We’ve seen a lot of “Team and Player agree to one year deal, avoiding arbitration” stories in the past few days and we’ll see many more today. The reason: today is the deadline for all arbitration-eligible players and their teams to exchange salary figures.
For those who forgot or never knew, the arbitration-eligible players say they’re worth $X. The teams says they’re worth $Y, with $X and $Y being set as of today. If they can’t agree to a deal between now and their arbitration hearing date — with the hearings taking place in mid-February — the arbitration panel will pick one of the two numbers. There is no in between.
Even if there is no agreement before 1pm today, most players and teams will still nonetheless come to an agreement avoiding an arbitration hearing. In negotiated cases, yes, the sides can agree on a number between the player’s and the team’s. More often than not these cases result in agreements at around the mid-point between the player’s number and the team’s number.
Some teams, however, are what they call “file and trial” teams, meaning that as a matter of team policy, they will not negotiate after arbitration figures are filed this afternoon, preferring to let the arbitrators sort it out. For them, today is the drop-dead day. If they don’t hammer out a deal with their players, they are going to an arbitration hearing. In the past, file-and-trial teams have included the White Sox, Marlins, Rays and Braves.
Anyway, that’s what’s happening with all of these arbitration-avoiding deals today. If it bores you, you’re not alone. It kinda bores us too. But it also means that we’re one more step closer to actual baseball being played.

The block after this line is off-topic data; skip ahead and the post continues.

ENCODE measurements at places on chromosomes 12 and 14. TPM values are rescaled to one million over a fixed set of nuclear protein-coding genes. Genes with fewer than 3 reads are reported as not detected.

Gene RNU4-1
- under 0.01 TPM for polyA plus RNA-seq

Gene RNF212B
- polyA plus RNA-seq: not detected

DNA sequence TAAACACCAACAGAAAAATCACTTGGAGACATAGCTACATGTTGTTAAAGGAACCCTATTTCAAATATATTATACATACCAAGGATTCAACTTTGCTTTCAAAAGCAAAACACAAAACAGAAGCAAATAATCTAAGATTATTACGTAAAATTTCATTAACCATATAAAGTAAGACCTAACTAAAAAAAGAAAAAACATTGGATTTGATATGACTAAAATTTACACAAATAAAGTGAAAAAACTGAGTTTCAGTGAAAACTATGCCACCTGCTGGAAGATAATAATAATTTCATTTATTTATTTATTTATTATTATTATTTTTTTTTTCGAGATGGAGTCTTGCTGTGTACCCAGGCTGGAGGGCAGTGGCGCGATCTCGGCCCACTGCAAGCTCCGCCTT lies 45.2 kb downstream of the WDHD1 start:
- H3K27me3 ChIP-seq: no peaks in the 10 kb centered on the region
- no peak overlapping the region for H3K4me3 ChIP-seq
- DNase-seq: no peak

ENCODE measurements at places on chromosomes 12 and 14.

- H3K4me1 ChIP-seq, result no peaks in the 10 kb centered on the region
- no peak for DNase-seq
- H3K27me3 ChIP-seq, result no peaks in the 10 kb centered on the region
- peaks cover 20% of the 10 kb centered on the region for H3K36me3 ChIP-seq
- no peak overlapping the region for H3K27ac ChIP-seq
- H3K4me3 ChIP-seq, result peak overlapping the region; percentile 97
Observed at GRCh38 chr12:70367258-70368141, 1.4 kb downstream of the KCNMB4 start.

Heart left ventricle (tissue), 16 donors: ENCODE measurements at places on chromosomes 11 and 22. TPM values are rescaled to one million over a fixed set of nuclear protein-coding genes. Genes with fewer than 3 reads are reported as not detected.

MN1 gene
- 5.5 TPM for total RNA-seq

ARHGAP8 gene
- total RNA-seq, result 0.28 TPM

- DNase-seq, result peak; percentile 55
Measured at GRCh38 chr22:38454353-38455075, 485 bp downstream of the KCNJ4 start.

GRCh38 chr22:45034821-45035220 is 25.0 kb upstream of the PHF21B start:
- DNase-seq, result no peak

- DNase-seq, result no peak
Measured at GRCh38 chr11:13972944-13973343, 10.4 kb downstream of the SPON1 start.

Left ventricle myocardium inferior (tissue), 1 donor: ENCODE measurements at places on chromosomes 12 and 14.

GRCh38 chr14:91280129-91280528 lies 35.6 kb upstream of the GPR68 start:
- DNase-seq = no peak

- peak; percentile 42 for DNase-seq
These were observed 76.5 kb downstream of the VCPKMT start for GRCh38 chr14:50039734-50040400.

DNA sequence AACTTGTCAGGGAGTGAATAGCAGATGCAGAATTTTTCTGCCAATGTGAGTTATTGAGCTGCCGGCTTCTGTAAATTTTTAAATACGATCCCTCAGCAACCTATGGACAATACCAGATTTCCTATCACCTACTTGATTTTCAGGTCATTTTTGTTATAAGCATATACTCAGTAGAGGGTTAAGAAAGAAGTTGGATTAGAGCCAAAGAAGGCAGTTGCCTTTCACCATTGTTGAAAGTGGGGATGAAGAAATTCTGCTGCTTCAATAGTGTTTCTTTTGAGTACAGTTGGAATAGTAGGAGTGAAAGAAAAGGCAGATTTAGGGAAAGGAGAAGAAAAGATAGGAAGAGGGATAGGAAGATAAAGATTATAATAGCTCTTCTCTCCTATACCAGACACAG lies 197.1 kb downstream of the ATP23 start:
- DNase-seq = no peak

The Rockies announced a minor swap of relief pitchers on Monday evening. The Cubs sent lefty Zac Rosscup to the Rockies in exchange for right-hander Matt Carasiti.
Rosscup, 29, was designated for assignment by the Cubs last Thursday. He spent only two-thirds of an inning in the majors this year and has a 5.32 career ERA across 47 1/3 innings. Rosscup has spent most of the season with Triple-A Iowa, posting a 2.60 ERA in 27 2/3 innings.
Carasiti, 25, spent 15 2/3 innings in the majors last year, putting up an ugly 9.19 ERA. With Triple-A Albuquerque this season, he compiled a 2.37 ERA and a 43/13 K/BB ratio in 30 1/3 innings.
The Associated Press reported that on Monday, the U.S. Court of Appeals for the 9th Circuit affirmed a district court ruling which holds that the minor leagues are exempt from federal antitrust law, just like the major leagues.
In 2015, four minor leaguers sued Major League Baseball, alleging that MLB violated antitrust laws with its hiring and employment policies. They accused MLB of “restrain[ing] horizontal competition between and among” franchises and “artificially and illegally depressing” the salaries of minor league players.
The U.S. Court of Appeals said the players failed to state an antitrust claim, as the Curt Flood Act of 1998 exempted Minor League Baseball explicitly from antitrust laws.
This case is separate from the Aaron Senne case in which Major League Baseball is accused of violating the Fair Labor Standards Act. That case was recertified as a class action lawsuit in March. In December, Major League Baseball established a political action committee (PAC), which came months after two members of Congress sought to change language in the FLSA so that minor league players could continue to be paid substandard wages.